Not even close to "almost every general". Even taking into consideration his own admission that he left out the Mongols, his analysis is obviously very, very Western centric. Somehow the omission of the most populous continent in the world and probably throughout history didn't dissuade the author from making such a bold claim. The most obvious omissions were the Chinese and Japanese generals. It's not as if those two countries didn't have a lot of wars, wrote a lot about war ("Art of War" anyone), or lack a historical tradition. Let's not forget the Indian sub-continent has its own history of warfare.
His comment about Rommel was kind of awful as well. Rather than trying to correct for why his model didn't generate some expected results, he tried to convince people that their perspective is wrong. Rommel may not be the impressive general he's popularly believed to have been but the author's understanding of Rommel is quite shallow. Rommmel's exploits goes back all the way to WWI. He was the youngest recipient of the "Pour Le Merite" when he captured over 9000 prisoners with just 150 soldiers.
This is an example of someone with technical skills applying those skills to a field they don't really understand and wrapping it up with a bold claim.
Some other thoughts:
- Analysis is limited to results of individual battles. That's a very narrow slice of a general's actual job.
- He ties WAR to overall W/L, which isn't great but the data doesn't give you many options.
- The model rewards "underdog" wins. This sounds like a decent proxy for skill, but it seems like a big part of the job is avoiding being an underdog in the first place.
- Army size and casualty figures for anything pre-17th century (and that's generous) are extremely suspect.
I wouldn't trust this model to compare Montgomery to Patton during the Sicily invasion, let alone compare Caesar to Napoleon.
As someone who picked up a computational military modeling course in college, attempting to model ancient warfar is a vastly different task than modern battles.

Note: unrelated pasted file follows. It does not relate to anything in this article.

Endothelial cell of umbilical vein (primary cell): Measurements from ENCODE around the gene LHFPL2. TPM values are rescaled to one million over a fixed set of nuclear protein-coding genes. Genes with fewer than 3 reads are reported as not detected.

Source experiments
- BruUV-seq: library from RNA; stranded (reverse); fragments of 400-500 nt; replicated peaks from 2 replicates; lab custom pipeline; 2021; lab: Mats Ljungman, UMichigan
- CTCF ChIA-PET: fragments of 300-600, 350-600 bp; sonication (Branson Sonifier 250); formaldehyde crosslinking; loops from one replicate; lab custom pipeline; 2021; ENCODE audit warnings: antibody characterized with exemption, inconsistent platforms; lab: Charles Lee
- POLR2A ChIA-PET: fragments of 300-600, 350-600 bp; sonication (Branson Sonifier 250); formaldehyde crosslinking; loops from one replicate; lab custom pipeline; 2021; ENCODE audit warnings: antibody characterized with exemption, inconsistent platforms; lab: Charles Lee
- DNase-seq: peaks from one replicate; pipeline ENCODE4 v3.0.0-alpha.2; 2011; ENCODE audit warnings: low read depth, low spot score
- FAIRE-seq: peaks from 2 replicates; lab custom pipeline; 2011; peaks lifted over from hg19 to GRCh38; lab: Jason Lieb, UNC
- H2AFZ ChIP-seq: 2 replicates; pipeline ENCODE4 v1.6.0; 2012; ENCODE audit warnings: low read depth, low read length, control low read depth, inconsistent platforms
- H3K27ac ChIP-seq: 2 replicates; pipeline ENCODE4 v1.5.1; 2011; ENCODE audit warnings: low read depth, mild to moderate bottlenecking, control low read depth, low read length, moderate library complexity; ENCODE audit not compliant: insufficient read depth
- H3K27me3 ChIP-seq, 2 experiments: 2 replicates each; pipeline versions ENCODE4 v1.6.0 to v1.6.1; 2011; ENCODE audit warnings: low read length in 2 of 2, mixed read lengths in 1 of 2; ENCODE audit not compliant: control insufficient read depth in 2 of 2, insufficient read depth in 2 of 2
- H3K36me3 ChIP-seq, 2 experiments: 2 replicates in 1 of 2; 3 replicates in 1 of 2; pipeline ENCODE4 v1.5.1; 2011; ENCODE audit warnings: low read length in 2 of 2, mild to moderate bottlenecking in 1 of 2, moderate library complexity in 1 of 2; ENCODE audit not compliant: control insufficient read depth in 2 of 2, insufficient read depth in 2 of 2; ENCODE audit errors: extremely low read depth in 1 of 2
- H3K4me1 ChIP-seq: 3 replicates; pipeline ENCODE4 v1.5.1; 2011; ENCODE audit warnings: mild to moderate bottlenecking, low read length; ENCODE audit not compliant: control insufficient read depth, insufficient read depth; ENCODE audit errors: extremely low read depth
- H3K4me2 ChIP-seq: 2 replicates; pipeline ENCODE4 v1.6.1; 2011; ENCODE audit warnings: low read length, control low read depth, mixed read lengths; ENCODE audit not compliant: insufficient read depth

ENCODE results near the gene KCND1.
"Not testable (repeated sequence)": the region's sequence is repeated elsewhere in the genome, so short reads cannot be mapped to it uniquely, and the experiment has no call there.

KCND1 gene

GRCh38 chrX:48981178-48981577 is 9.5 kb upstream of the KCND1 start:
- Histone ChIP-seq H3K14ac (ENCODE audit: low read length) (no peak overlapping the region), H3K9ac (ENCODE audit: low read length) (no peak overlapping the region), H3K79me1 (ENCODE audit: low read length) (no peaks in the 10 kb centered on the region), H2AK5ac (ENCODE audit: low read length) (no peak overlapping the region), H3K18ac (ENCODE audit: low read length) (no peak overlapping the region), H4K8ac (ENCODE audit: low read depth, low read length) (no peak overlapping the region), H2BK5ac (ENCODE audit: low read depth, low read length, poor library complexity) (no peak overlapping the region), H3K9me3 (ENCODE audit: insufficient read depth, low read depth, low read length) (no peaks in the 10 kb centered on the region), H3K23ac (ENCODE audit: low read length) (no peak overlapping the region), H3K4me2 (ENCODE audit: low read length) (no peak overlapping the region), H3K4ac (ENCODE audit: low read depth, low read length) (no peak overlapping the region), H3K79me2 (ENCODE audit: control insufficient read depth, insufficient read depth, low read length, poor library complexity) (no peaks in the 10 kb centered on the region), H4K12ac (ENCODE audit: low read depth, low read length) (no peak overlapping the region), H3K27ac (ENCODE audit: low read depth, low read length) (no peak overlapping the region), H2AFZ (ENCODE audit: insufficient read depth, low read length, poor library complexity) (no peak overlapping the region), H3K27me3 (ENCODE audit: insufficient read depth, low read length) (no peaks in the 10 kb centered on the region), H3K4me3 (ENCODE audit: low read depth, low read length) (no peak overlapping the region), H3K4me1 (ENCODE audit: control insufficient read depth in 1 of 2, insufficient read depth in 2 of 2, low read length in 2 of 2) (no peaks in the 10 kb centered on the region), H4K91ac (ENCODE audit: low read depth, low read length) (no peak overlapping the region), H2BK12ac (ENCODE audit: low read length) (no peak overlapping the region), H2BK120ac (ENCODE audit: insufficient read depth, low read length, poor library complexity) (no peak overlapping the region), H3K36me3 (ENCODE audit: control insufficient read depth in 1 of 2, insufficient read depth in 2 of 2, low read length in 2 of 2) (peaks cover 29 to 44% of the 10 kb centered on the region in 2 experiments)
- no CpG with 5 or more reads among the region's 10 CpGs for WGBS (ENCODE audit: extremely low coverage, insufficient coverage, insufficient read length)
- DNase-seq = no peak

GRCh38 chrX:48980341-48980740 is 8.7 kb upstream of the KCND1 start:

My gut would be that modern warfare de-correlates more strongly from numeric advantage due to increased speed and lethality of available force types.
Also, for the author, if you wanted to be more accurate, start calculating actual expected outcomes from the forces. Lanchester's Laws are as good a place as any to start.
Except he forgot to close with "which is why you should fund my startup."
2) If only the changed portion of the title is colored, there's an indication of whether it was a subtle changing to better fit the article content (even if the title was the same as the article previously) or an entire rewrite because it wasn't descriptive enough or was just plain misleading or flame-bait.
3) It may help you recognize it from the main page if you see it later, knowing it previously had a different title.
4) This is something separate from what I asked about before, but if all comments from HN staff noting changes followed the format Changed the title from $OLD" to "$NEW" because $REASON I think that it would cut down on the fluff comments about whether it changed (as in #1) and also cut down on the comments that opine about HN's editorializing of titles which seems to occur fairly commonly when the title changes on submissions of sufficient activity.
#4 would probably help the most, but even an orange asterisk after the title in a span with a title tag with the original title would be good. I'm just against loss of information in general, and would like to know what the original submitted title was in some cases, and it's not always obvious. Maybe I'm just weird.